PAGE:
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Research Letter | Less Is More

Overdiagnosis and Overtreatment:  Evaluation of What Physicians Tell Their Patients About Screening Harms

Odette Wegwarth, PhD1; Gerd Gigerenzer, PhD1
[+] Author Affiliations
1Max Planck Institute for Human Development, Harding Center for Risk Literacy, Berlin, Germany
JAMA Intern Med. 2013;173(22):2086-2087. doi:10.1001/jamainternmed.2013.10363.
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Cancer screening can produce benefits: finding true and treatable cancer at an early stage. However, it also can produce harms by overdiagnosis and overtreatment.13 Overdiagnosis is the detection of pseudodisease—screening-detected abnormalities that meet the pathologic definition of cancer but will never progress to cause symptoms. The consequence of overdiagnosis is overtreatment—surgery, chemotherapy, or radiation—that provides the patient no benefits, but only adverse effects. For instance, for every 2000 women attending mammography screening throughout 10 years, 1 less dies of breast cancer. Concurrently, approximately 10 women with pseudodisease receive a diagnosis of breast cancer and are unnecessarily treated.4 Are patients informed about overdiagnosis by their physicians when discussing cancer screening? How much overdiagnosis would they tolerate when deciding to start or continue screening?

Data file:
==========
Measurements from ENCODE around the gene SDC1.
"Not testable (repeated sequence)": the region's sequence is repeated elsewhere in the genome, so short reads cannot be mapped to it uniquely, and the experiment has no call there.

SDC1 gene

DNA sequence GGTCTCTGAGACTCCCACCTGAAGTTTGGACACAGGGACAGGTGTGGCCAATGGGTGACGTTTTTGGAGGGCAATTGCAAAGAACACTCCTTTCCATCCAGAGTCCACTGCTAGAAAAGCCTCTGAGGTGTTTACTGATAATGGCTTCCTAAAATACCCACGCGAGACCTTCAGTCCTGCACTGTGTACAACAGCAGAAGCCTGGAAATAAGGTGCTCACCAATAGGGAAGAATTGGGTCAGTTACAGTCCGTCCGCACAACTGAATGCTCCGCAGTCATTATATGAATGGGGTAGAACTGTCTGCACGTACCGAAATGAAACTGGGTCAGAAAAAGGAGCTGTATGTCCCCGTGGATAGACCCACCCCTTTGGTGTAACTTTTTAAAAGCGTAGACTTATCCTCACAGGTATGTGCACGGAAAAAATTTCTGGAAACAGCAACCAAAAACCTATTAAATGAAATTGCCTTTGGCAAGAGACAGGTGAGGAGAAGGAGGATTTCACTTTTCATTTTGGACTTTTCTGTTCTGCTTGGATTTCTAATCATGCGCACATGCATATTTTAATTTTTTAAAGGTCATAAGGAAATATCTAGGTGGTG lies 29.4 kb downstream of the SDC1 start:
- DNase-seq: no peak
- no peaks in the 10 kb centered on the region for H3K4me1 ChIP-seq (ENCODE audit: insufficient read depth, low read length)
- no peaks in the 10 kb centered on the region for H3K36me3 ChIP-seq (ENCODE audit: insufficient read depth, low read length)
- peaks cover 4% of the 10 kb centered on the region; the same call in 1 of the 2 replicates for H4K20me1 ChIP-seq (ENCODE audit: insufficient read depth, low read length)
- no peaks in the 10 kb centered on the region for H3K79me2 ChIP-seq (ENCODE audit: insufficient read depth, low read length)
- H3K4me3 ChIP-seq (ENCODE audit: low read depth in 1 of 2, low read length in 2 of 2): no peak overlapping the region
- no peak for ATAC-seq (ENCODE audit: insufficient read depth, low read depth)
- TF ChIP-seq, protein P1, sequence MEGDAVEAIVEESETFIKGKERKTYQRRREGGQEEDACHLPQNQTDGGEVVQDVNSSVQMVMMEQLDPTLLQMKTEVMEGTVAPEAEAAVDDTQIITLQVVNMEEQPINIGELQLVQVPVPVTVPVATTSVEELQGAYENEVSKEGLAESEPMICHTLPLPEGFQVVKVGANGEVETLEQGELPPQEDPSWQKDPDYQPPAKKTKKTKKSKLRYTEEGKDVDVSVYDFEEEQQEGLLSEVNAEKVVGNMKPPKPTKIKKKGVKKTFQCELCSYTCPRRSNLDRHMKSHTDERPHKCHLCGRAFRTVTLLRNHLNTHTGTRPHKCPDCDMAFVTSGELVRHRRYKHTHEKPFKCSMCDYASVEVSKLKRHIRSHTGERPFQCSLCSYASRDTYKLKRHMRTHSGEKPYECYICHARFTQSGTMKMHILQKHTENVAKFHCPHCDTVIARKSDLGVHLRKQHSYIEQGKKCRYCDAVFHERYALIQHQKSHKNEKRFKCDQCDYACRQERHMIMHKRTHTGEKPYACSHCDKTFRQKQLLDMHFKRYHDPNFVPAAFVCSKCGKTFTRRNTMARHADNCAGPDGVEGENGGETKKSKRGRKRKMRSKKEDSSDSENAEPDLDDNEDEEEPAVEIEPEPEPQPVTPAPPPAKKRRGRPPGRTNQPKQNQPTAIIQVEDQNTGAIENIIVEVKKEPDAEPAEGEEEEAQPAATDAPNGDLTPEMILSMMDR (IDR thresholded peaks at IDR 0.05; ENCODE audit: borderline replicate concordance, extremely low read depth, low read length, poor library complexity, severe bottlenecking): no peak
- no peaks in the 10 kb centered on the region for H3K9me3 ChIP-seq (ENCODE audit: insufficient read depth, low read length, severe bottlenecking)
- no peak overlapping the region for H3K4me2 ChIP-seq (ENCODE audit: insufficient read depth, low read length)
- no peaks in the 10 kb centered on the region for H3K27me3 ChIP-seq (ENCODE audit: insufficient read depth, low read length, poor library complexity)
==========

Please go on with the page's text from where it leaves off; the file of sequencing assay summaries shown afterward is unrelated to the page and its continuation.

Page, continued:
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Figure.
Proportion of Participants Answering the Question on Overdiagnosis

For the survey item on the number of overdiagnosed people per 1 life saved from cancer death due to screening that they would find tolerable while still being prepared to start screening, participants were able to choose from the following options: 0, up to 1, up to 5, up to 10, up to 20, up to 50, and up to 100.

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The American Medical Association is accredited by the Accreditation Council for Continuing Medical Education to provide continuing medical education for physicians. The AMA designates this journal-based CME activity for a maximum of 1 AMA PRA Category 1 CreditTM per course. Physicians should claim only the credit commensurate with the extent of their participation in the activity. Physicians who complete the CME course and score at least 80% correct on the quiz are eligible for AMA PRA Category 1 CreditTM.
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